One of the world’s largest and most remote collections of petroglyphs will soon be made easily accessible due to a massive highway project cutting through central Kyrgyzstan.
This is Saimaluu-Tash, a national park in Kyrgyzstan's rugged Jalal-Abad region, around 200 kilometers south of the capital, Bishkek.
The site is littered with thousands of flat-faced chunks of basalt that have lain for millennia alongside an ancient shepherds’ route.
Around 10,000 ancient petroglyphs -- images made by chipping away at the surface of the rock -- have survived for thousands of years. Some of the illustrations are estimated to be around 5,000 years old. Saimaluu-Tash means "patterned stone" in Kyrgyz.
The sacred mountainside holds the largest collection of ancient rock art anywhere in Central Asia, but only a handful of people reach the site each year due to its extreme remoteness and tiny window of accessibility.
Saimaluu-Tash is usually only reachable for two or three weeks each August, when the summer sun briefly melts off the mountain snow before autumn arrives.
Reaching Saimaluu-Tash from Bishkek requires a meandering 10-hour drive through the mountains, followed by a hike of around four hours. But the site is set to become much easier to reach thanks to a massive infrastructure project known as the North-South Highway.
The North-South Highway (pictured under construction in 2017) will cut straight through the mountains of central Kyrgyzstan, connecting Bishkek in the north to Jalal-Abad, near the southern city of Osh.
The highway, which is funded largely with Chinese cash and is part of Beijing’s Belt And Road Initiative, is due to open next year. The highway will run directly past the entrance to Saimaluu-Tash, making the site reachable in a single day from Bishkek.
Bishkek-based tour guide Altynai Kudaibergen (pictured during a tour to Saimaluu-Tash in August 2021) told RFE/RL that Kyrgyz locals have mixed feelings about the changes the highway will bring to the sacred site.
“It’s a good thing that more people will be able to see the place and learn the history and explore the petroglyphs,” Kudaibergen says. But the guide and art expert says “with all things that get more accessible, it can get kind of devalued.”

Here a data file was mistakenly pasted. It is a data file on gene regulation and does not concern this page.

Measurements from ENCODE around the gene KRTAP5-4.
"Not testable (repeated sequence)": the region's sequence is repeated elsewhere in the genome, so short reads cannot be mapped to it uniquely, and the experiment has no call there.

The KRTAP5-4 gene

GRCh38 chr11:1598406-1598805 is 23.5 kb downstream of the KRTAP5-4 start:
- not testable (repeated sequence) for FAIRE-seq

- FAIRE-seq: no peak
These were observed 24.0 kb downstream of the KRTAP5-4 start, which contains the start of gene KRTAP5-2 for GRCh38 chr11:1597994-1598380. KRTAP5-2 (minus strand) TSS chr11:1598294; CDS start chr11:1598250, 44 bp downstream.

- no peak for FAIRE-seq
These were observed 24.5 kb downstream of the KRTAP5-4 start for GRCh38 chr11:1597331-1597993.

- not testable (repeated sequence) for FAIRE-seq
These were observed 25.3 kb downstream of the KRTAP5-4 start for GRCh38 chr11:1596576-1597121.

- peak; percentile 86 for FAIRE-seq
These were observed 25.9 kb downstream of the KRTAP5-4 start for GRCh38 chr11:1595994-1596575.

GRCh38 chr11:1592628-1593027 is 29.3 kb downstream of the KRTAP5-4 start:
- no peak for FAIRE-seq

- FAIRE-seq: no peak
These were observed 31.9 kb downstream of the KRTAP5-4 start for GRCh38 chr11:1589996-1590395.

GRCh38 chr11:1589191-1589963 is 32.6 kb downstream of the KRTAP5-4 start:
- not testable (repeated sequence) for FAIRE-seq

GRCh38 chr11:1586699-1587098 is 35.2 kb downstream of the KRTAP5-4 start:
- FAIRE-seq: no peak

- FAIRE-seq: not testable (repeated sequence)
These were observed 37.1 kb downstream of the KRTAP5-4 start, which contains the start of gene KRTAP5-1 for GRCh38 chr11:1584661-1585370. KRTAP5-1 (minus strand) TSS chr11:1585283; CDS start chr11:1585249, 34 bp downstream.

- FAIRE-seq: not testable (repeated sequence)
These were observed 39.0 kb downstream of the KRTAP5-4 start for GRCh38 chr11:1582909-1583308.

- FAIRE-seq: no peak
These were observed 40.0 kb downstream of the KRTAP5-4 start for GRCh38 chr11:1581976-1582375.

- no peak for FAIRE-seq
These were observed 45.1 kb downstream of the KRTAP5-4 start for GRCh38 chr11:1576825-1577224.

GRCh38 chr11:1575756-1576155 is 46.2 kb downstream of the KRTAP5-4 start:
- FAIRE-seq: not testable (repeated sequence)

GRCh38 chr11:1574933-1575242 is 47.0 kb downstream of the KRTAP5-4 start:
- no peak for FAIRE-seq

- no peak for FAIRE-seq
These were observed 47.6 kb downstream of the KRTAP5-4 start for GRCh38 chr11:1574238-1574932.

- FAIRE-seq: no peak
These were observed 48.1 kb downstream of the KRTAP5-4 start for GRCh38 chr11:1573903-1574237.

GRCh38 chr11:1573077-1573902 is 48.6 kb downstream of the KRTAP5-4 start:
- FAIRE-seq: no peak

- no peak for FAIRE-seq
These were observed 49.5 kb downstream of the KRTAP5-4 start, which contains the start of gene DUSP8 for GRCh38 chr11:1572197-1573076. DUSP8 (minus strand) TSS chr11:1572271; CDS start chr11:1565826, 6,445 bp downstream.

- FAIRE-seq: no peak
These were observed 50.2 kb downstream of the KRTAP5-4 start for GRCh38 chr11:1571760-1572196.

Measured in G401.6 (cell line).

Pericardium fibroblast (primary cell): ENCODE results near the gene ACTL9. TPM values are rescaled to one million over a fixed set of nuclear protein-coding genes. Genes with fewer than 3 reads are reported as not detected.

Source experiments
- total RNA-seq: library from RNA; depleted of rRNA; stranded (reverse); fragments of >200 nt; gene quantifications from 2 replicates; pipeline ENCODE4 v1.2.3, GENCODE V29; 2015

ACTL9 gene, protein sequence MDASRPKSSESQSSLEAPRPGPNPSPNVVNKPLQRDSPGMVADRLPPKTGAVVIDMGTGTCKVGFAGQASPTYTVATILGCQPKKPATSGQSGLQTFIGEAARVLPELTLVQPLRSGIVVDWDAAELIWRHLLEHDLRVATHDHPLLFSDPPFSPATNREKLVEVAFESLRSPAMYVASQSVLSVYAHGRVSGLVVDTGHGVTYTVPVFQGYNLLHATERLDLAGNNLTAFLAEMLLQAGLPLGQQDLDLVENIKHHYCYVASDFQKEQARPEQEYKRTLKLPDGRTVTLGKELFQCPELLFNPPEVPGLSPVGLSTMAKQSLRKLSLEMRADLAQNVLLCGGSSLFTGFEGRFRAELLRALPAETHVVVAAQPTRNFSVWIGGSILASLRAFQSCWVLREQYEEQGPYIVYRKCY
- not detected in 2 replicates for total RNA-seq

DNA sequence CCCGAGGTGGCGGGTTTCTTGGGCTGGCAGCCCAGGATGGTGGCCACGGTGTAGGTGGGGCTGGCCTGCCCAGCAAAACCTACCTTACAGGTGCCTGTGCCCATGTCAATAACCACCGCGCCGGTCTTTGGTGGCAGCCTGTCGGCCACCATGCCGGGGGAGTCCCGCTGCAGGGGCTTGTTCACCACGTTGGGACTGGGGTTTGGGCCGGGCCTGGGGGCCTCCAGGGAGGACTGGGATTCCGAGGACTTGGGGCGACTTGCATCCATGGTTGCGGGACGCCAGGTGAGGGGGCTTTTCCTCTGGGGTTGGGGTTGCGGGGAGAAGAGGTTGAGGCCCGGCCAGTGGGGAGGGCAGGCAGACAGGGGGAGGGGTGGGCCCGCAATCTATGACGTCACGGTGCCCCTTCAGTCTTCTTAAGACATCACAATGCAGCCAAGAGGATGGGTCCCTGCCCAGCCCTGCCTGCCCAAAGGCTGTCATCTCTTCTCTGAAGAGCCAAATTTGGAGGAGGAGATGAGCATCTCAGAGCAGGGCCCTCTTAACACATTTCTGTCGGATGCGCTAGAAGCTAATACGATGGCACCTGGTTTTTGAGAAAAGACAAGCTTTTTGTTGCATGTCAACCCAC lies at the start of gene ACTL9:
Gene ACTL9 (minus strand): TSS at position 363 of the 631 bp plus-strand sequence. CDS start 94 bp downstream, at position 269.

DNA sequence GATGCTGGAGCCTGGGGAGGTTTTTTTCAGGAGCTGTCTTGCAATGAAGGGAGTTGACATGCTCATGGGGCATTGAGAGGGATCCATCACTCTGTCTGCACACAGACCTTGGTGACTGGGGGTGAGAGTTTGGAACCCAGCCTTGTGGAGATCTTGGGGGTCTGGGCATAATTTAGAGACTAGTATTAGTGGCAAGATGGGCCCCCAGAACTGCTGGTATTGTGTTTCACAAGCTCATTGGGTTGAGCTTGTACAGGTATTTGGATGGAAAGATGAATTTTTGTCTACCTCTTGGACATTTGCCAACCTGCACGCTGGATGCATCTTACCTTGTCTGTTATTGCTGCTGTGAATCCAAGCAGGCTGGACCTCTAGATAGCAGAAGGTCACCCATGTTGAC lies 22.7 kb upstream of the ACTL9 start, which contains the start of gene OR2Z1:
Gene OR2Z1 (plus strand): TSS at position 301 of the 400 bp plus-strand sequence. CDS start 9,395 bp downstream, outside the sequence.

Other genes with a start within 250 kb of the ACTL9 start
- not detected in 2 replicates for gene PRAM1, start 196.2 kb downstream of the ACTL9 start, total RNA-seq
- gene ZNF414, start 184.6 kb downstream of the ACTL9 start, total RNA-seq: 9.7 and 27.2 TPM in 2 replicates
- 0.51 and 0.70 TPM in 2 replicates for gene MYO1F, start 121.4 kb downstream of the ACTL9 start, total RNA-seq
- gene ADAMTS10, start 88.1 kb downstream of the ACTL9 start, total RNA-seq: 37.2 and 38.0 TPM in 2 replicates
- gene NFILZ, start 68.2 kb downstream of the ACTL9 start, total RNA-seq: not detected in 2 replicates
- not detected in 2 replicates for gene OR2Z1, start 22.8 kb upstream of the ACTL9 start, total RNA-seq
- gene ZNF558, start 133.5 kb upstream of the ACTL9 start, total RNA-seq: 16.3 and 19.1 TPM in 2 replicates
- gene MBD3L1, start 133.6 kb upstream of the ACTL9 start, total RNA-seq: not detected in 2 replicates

Kudaibergen also worries that the site, which is nearly impossible to safeguard, will see increased vandalism.
“Already there are some petroglyphs with names from recent times saying 'so and so was here,' that kind of stuff. Actually, it’s interesting. You can see what mattered to people of different eras. You have the hunting scenes and the plowing depicted in the ancient petroglyphs, then in the 20th and 21st century it’s more self expression and everyone just writes their names.”
One detail of the site that surprises some visitors are sex scenes depicted on the rocks.
One visitor who asked not to be identified remarked to RFE/RL "Everyone was very excited about this, They were like, ‘You didn’t tell us this Kama Sutra would be here!'"
American travel journalist Stephen Lioy, who took the photos in this gallery, says the mountainside is “one of the most remarkable historical sites I’ve visited anywhere in Central Asia” and says he hopes the Kyrgyz authorities will be able to conserve Saimaluu-Tash for future generations once the nearby highway opens.
Kudaibergen echoes those sentiments, but points out that if anyone wants to see the art they should probably make the journey soon while it’s still possible to wander the wild mountainside free of signage or fencing, and allow the thousands of ancient characters depicted on the rocks to “show themselves to someone who is meant to see them.”
Written by Amos Chapple based on reporting by Stephen Lioy.